The new date proposed by the linguistic researchers, 1521 – 1576 CE, disagrees with the carbon dating of the manuscript.
If a problem emerges with the expected translation, as with “hellebore”, a modifier from another language is assumed, and once that exception (the special pleading) is applied, the predictive model works perfectly again (circular reasoning is a logical feature outside the scope of this journal).
The special pleadings are also compounded by begging the question (or circular reasoning), an entirely different logical feature outside the scope of this journal, whereby each “translation” is used to confirm the next.
In the paper, one plant’s identification, “Hellebore,” was sourced to a blog article. This isn’t a special pleading, but if we were editing Wikipedia, it would raise some WP:RS flags.
The Turin Shroud may not be a medieval forgery after all, after scientists discovered it could date from the time of Christ.
The Italian team believes the powerful magnitude 8.2 earthquake would have been strong enough to release neutron particles from crushed rock.
This flood of neutrons may have imprinted an X-ray-like image onto the linen burial cloth, say the researchers.
In addition, the radiation emissions would have increased the level of carbon-14 isotopes in the Shroud, which would make it appear younger.
Why our pleading is Special
Possible de-aging of the shroud (or other artifacts) is considered “special pleading” because we are introducing an exception to the criteria by which age of an object is measured, based on a proposed (but not yet substantiated) mechanism by which the input criteria might have been corrupted.
If we could demonstrate that this mechanism occurs as described (i.e. a physical experiment yields predictable results), and further, that there is good reason to suspect we are not invoking this mechanism arbitrarily, then our pleading would no longer be special.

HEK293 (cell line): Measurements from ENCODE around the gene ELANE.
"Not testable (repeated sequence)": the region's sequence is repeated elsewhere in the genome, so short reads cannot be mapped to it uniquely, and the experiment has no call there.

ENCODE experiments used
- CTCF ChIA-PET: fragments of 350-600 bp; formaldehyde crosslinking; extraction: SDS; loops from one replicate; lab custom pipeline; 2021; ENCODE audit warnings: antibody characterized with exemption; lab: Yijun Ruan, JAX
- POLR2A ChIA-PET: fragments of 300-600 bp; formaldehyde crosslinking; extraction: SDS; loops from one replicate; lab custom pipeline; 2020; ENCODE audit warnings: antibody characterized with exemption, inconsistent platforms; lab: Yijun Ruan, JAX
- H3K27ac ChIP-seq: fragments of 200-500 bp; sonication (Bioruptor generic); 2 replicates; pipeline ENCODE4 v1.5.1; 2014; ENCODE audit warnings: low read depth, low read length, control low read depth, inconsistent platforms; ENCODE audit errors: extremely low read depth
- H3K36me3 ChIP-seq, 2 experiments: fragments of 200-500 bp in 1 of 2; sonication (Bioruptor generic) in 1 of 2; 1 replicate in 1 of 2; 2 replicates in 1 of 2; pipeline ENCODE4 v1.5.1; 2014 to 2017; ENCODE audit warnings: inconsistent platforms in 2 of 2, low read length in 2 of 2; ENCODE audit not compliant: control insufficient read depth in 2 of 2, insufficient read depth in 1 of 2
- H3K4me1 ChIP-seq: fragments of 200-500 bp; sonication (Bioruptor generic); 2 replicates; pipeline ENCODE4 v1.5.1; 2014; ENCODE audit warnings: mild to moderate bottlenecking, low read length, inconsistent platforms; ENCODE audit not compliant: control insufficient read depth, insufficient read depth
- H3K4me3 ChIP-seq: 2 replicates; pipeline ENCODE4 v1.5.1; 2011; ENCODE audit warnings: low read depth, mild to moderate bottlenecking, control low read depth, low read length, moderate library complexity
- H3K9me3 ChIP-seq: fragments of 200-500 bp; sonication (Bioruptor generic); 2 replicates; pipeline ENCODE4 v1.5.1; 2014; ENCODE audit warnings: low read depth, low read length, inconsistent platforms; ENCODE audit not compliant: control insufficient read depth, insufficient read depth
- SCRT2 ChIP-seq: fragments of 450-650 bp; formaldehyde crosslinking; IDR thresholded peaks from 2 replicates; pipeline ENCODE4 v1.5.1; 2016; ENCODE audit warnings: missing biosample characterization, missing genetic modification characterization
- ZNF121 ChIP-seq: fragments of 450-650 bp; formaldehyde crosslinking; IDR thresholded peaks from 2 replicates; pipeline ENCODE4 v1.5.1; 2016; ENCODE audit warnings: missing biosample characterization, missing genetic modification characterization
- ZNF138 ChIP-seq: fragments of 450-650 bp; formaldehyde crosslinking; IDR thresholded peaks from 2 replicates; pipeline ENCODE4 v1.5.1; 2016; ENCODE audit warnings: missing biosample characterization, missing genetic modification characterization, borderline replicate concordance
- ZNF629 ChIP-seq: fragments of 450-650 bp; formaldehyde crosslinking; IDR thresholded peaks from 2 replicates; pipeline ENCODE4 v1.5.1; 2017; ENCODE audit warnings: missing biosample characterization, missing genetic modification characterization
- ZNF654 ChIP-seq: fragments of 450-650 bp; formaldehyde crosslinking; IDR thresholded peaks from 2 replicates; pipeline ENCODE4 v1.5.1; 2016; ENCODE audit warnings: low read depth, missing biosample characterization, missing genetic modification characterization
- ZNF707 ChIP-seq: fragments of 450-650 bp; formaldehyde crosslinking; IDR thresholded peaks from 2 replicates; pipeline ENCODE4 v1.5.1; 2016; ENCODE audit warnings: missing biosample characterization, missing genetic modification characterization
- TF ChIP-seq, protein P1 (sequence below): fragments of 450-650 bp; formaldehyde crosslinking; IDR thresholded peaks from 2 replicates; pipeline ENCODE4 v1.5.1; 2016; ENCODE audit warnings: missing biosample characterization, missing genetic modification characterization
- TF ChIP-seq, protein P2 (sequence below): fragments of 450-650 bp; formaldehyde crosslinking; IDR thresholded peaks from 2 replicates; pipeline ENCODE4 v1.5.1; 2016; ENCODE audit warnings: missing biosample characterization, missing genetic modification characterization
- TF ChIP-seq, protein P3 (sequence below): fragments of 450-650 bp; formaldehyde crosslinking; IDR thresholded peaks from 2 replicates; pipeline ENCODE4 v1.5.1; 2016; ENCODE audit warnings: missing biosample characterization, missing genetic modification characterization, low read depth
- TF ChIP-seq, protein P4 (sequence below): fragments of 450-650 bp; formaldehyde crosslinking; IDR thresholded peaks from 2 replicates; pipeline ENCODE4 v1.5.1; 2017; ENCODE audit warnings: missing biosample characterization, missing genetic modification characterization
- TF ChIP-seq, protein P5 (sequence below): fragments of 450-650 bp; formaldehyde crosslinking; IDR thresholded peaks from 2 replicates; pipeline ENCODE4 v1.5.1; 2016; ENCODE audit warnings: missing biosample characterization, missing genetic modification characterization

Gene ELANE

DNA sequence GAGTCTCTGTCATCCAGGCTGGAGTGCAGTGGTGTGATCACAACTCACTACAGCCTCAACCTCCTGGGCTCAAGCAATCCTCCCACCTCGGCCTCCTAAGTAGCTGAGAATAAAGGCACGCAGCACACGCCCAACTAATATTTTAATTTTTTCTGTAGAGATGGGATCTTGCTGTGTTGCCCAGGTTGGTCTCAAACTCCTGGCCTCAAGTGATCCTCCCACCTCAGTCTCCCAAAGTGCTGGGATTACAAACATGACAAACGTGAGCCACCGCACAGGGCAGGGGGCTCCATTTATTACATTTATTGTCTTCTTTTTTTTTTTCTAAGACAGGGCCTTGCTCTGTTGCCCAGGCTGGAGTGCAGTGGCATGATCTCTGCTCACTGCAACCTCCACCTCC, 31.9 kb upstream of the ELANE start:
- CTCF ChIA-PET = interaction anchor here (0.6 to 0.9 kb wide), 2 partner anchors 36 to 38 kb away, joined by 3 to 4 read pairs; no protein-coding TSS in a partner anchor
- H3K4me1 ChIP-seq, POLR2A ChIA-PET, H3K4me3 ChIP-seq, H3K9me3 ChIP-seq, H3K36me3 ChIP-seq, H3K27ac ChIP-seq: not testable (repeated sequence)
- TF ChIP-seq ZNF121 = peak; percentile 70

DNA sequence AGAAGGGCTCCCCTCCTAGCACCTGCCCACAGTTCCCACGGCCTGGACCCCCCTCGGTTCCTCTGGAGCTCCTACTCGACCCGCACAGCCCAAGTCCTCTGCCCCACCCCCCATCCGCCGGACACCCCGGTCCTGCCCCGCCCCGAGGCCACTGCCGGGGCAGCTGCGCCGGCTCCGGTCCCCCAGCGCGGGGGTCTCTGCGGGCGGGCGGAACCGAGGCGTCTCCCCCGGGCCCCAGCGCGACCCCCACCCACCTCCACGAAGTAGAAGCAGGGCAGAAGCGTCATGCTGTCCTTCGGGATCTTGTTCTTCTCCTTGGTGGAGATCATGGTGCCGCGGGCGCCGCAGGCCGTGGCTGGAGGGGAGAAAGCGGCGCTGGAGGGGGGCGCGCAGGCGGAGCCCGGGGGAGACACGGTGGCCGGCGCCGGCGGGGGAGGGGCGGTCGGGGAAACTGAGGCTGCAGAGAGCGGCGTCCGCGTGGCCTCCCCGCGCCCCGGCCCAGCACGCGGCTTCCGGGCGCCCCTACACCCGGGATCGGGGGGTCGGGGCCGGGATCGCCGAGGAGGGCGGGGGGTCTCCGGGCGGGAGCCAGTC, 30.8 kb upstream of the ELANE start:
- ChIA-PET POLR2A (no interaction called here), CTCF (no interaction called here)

Note that while Thor has in fact visited us in theaters since the emergence of the aforementioned oarfish, he has since made a hasty retreat back from Midgard, and hasn’t been seen in theaters since. Any expert on Norse mythology (i.e. the Marvel Universe) would likely agree there is a consensus on that point.
“Wolf, Army of the Dead, all that…”
The wolf has made an appearance in Sochi with the help of Jimmy Kimmel, and I’d like to point Dr. Siebert to a certain popular AMC Robert Kirkman series.
Coinciding with Thor’s absence, his Avenging teammate will be facing an “unrelenting winter” of his own against Winter Soldier Bucky Barnes1 (Captain America’s third major movie role since 2011).
However, this explanation yields a complication. It appears that while Saturday is certainly close to the actual date, the wintery component doesn’t arrive until 4/4/14. So we’ll look forward to the end of the world then. Unless it’s a “spiritual apocalypse”…
Watch the Journal of Viral Advertising for more updates.
1No, I’m not putting a spoiler alert up for anything that happened more than nine years ago in the comics.
“You don’t have much content. I’d expect more from a ‘Journal’ publication.”
It’s true that the Journal of Special Pleading (JoSP) might seem, based on all outward appearances, to be a relatively new upstart blog. If this Journal were comparable to a brand new blog, one could reasonably arrive at that conclusion. However, it would be unfair to judge the content of JoSP purely based on the criteria by which most publications are measured, primarily because of the nature of the subject matter covered by this most prestigious journal. For a pleading to be “special,” it must first satisfy very stringent aspecific criteria. Such criteria sets it apart from an ordinary pleading, and makes them relatively hard to come by. So owing to this criteria, what might appear to be a mostly empty WordPress blog might actually be a comprehensive collection of the developments of a discipline.
Described as "a Journal of Schmience" on Dr. Eve Siebert's behalf.